Low-Field MRI for New Imaging Possibilities, Fewer X-rays

Jan 25, 22
Low-Field MRI for New Imaging Possibilities, Fewer X-rays

Researchers at the Ohio State University Wexner Medical Center are using a new low-field MRI system that may expand the capabilities of MRI for patients with implanted devices, patients who require lung imaging, and obese patients. The system, which was developed in a collaboration between Siemens and Ohio State, has a magnetic field strength of 0.55 Tesla, which is low when compared with the 1.5 or 3.0 Tesla systems that are typically used. The low field strength increases the potential of the system for lung imaging, which could help patients to avoid the radiation associated with repeated X-rays, and for imaging in situations where the implanted pacemakers or defibrillators present are not safe under magnetic resonance.  

MRI systems are a cornerstone in medical imaging, but they have their limitations. The small tube through which the patient slides can be claustrophobic, and many patients with obesity may not fit inside the device. The magnetic field also means that patients with pacemakers and other implants may not be suitable candidates for imaging, either due to safety concerns, or because the metal within the implants can distort the image.

“Many of our patients have pacemakers or defibrillators and while many of those devices are now safe for MR scanning, the metal in them can distort the magnetic field and corrupt the image quality,” said Orlando Simonetti, a researcher involved in the study. “We were looking for ways to improve the quality of images in these patients, and lower magnetic field strength could offer an advantage. The problem with low field MRI is that there is less signal to work with, and we needed to find ways to boost that signal.”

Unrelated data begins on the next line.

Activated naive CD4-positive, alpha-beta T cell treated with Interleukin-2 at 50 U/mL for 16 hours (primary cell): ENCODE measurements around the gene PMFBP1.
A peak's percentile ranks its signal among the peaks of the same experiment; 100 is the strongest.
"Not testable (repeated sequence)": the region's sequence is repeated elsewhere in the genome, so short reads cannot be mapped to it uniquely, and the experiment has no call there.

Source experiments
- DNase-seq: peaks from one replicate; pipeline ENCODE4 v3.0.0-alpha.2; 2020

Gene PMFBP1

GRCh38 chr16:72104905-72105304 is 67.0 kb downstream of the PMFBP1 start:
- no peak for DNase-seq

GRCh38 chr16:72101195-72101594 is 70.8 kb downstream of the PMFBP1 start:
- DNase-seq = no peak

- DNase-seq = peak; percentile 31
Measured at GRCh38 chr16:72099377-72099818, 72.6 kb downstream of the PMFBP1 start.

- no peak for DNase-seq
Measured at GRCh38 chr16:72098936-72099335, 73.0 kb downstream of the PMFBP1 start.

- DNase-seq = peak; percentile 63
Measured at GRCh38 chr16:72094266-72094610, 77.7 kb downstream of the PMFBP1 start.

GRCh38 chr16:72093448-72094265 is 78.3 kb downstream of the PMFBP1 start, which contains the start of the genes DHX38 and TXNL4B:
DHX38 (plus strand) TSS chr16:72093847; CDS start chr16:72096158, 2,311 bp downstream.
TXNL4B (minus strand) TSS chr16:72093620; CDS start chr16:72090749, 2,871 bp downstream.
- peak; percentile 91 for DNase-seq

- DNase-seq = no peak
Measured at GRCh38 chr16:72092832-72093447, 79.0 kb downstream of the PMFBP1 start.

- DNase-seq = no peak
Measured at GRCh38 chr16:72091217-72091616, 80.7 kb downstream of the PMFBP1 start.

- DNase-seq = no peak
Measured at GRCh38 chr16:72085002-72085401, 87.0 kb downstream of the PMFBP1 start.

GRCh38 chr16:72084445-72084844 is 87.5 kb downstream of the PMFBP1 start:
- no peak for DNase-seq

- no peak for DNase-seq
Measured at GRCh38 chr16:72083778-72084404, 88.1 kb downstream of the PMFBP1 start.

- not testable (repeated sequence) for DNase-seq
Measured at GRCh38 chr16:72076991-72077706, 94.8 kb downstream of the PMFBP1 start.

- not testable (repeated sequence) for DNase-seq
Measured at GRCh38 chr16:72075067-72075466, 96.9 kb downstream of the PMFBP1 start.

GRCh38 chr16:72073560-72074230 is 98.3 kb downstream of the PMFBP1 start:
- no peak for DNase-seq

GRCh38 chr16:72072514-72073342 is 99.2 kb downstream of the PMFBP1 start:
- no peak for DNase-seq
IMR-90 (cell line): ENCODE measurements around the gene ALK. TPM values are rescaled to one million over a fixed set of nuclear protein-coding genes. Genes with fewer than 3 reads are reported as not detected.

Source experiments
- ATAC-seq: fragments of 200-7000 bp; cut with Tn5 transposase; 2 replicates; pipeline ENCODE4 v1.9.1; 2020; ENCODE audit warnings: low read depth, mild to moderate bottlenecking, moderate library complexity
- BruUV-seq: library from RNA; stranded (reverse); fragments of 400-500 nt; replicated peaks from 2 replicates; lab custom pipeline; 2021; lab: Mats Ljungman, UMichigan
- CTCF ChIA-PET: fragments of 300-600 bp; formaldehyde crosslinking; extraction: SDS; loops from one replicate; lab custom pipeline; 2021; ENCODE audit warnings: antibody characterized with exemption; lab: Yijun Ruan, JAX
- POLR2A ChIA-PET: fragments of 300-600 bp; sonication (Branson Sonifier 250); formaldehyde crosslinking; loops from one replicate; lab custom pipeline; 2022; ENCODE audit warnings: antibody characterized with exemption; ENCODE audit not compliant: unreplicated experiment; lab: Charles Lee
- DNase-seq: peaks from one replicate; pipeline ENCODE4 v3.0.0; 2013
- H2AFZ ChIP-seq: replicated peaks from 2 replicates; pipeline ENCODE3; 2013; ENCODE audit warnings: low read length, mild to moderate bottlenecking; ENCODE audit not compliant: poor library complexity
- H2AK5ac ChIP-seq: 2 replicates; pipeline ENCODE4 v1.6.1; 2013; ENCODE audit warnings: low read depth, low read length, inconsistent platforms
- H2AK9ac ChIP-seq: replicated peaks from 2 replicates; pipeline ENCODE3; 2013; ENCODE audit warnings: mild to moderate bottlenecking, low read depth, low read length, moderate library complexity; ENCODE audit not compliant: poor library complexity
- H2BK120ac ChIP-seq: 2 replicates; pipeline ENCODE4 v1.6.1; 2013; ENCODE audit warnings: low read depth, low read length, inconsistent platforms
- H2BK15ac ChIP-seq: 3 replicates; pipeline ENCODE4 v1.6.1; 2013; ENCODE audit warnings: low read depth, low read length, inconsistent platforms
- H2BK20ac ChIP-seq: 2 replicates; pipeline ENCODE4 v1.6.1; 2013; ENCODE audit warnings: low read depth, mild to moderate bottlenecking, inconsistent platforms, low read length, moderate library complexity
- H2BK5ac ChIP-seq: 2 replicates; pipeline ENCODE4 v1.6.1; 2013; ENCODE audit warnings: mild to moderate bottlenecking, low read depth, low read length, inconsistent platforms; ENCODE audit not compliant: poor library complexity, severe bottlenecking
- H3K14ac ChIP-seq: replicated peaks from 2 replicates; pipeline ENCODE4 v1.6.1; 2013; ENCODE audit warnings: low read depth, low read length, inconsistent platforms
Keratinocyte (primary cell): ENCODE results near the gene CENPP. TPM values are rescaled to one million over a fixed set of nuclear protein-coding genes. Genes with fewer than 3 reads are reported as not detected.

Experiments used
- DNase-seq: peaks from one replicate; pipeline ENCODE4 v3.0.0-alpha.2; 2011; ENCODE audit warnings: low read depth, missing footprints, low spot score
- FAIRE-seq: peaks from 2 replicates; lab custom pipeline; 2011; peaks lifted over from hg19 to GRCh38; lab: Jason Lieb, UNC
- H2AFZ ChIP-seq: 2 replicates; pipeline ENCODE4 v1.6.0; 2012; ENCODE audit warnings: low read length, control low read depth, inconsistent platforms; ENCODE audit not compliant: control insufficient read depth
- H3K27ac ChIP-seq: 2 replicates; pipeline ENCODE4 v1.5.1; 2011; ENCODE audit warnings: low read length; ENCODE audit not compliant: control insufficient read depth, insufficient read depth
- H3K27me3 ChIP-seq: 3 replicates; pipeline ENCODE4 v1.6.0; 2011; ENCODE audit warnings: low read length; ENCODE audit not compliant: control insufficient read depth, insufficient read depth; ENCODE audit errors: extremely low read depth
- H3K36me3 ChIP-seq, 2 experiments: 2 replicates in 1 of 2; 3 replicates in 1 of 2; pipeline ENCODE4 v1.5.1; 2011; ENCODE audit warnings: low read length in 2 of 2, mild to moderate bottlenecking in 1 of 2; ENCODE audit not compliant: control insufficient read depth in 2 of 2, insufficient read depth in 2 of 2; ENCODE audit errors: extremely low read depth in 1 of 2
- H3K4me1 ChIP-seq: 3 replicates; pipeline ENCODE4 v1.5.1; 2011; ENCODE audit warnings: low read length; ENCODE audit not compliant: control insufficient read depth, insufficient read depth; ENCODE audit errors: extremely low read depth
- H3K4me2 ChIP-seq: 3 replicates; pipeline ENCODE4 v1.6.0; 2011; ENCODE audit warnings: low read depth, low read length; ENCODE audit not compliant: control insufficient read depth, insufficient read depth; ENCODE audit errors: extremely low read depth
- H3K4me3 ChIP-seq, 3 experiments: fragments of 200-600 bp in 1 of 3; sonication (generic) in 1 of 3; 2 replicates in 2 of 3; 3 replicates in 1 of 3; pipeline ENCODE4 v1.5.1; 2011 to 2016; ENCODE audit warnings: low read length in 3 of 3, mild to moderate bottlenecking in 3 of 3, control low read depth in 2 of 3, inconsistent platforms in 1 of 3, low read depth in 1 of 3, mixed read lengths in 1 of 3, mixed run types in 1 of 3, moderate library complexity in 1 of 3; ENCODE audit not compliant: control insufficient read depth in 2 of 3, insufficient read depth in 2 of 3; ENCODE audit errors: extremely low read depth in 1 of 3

Another issue with MRI is that it is limited in its ability to image the lungs, at least at high field strengths, as the air in the lungs interferes with the signal. However, a lower strength system may allow for better lung imaging, which could help patients who require routine lung imaging to avoid the radiation associated with X-rays.

“The doses of radiation accumulate over time and can be harmful, especially to children who are still growing,” said Simonetti. “It may be possible to perform MRI-guided cardiology procedures safely at low field using standard catheters and guidewires; this will be safer for anyone who has to have repeated heart catheterizations and other procedures.”

To address these issues, these researchers have created the 0.55T MAGENTOM Free.Max. The scanner boasts an 80 cm opening, which makes it less claustrophobic and more accessible to patients with obesity. The low field strength may also allow clinicians to conduct imaging procedures more easily on patients with metal implants.

“There’s no doubt in my mind that low-field MRI will play an important role in the future and will become more mainstream,” said Simonetti. “Going to lower field can reduce the cost of MRI systems and installation considerably, and with modern techniques for scanning and image processing, we can overcome the inherent loss of signal.”

Here’s a video Ohio State released about this research:

Via: Ohio State University Wexner Medical Center

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